**Energy in a Pendulum**

In a simple pendulum with no friction, mechanical energy is conserved. Total mechanical energy is a combination of kinetic energy and gravitational potential energy. As the pendulum swings back and forth, there is a constant exchange between kinetic energy and gravitational potential energy.

# Potential Energy

The potential energy of the pendulum can be modeled off of the basic equation

**PE = mgh**

where **g** is the acceleration due to gravity and **h** is the height. We often use this equation to model objects in free fall.

However, the pendulum is constrained by the rod or string and is not in free fall. Thus we must express the height in terms of **θ**, the angle and **L,** the length of the pendulum. Thus h = **L(1 – COS θ)**

When **θ = 90****°** the pendulum is at its highest point. The COS **90****°**** = 0**, and h = L(1-0) = L, and **PE = mgL(1 – COS θ) = mgL**

When the pendulum is at its lowest point, **θ = 0****°** COS **0****°**** = 1** and h = L (1-1) = 0, and **PE = mgL(1 –1) = 0**

At all points in-between the potential energy can be described using **PE = mgL(1 – COS θ)**

# Kinetic Energy

Ignoring friction and other non-conservative forces, we find that in a simple pendulum, mechanical energy is conserved. The kinetic energy would be **KE= ½mv ^{2}**,where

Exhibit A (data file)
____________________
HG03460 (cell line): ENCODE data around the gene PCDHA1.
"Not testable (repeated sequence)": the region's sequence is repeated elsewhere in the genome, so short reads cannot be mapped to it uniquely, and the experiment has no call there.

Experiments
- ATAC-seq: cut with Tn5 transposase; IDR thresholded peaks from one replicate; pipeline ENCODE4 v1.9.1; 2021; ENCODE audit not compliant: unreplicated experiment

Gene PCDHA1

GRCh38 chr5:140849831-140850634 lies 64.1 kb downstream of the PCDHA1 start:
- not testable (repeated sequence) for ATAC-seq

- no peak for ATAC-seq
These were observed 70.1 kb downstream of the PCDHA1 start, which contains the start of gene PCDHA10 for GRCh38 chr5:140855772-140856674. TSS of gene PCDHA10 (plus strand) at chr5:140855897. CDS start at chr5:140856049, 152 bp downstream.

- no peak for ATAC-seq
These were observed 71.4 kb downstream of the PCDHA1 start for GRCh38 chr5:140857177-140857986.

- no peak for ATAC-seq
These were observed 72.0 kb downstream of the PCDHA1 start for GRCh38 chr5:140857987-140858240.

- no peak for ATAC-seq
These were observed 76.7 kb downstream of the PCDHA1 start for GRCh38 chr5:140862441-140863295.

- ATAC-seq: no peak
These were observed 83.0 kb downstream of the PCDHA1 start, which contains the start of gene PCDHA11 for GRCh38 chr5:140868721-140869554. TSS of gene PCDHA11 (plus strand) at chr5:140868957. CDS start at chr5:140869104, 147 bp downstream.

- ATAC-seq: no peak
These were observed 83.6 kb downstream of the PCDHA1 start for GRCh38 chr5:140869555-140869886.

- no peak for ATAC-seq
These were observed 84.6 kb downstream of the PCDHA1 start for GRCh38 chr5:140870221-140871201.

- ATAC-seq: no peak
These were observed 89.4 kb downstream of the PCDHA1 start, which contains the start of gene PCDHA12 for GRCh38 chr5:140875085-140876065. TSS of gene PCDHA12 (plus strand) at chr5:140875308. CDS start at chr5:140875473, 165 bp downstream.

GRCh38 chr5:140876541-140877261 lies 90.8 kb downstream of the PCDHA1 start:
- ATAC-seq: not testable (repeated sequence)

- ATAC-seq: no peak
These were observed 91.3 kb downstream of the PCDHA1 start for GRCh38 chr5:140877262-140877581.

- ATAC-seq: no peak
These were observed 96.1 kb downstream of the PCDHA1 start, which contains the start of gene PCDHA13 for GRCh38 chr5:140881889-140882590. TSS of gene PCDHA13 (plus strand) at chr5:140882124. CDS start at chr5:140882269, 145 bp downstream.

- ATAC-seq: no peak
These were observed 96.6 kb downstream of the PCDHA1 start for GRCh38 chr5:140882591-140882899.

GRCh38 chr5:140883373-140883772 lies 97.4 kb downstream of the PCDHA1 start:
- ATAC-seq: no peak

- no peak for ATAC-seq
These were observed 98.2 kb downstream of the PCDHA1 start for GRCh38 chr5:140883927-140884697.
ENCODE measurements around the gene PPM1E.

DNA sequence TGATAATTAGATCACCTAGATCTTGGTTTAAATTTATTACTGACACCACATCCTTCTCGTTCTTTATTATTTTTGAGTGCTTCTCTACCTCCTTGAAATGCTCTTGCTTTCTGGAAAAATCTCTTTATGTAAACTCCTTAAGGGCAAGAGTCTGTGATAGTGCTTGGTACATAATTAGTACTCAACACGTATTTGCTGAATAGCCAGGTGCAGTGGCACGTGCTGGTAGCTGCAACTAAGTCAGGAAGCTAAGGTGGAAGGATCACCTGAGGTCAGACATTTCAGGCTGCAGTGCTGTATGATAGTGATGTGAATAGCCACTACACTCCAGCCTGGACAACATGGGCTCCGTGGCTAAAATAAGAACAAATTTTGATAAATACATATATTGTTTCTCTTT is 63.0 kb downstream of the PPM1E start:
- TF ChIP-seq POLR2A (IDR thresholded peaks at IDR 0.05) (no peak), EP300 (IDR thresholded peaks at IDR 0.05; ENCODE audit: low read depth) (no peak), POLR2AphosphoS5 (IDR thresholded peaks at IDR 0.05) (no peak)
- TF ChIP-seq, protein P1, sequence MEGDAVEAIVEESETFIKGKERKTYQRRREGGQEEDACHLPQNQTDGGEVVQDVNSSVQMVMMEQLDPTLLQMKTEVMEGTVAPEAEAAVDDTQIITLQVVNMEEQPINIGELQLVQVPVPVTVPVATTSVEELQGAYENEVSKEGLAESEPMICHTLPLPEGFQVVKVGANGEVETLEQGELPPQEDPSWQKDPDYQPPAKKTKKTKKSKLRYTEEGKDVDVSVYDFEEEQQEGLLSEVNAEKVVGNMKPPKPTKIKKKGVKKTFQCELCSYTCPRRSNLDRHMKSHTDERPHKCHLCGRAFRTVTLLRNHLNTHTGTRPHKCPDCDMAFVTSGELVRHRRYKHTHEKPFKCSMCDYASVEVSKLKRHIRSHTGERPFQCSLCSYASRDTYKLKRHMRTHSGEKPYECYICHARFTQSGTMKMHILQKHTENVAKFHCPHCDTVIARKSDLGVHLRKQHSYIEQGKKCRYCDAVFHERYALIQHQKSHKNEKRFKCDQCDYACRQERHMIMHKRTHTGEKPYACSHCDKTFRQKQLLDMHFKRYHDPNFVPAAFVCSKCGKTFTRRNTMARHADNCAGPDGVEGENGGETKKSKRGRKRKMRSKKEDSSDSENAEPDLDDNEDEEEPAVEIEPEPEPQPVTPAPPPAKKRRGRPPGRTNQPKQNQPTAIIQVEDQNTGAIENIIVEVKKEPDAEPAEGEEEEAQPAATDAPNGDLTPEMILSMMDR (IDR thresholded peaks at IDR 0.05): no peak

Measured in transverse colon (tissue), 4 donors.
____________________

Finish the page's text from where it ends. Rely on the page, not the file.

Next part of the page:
**m**is the mass of the pendulum, and

**v**is the speed of the pendulum.

At its highest point (Point A) the pendulum is momentarily motionless. All of the energy in the pendulum is gravitational potential energy and there is no kinetic energy. At the lowest point (Point D) the pendulum has its greatest speed. All of the energy in the pendulum is kinetic energy and there is no gravitational potential energy. However, the total energy is constant as a function of time. You can observe this in the following BU Physlet on energy in a pendulum.

If there is friction, we have a damped pendulum which exhibits damped harmonic motion. All of the mechanical energy eventually becomes other forms of energy such as heat or sound.

# Mass and the Period

Your investigations should have found that mass does not affect the period of a pendulum. One reason to explain this is using conservation of energy.

If we examine the equations for conservation of energy in a pendulum system we find that mass cancels out of the equations.

KE_{i} + PE_{i}= KE_{f}+PE_{f}

[½mv^{2} + mgL(1-COSq) ]_{i} = [½mv^{2} + mgL(1-COSq) ]_{f}

There is a direct relationship between the angle **θ** and the velocity. Because of this, the mass does not affect the behavior of the pendulum and does not alter the period of the pendulum.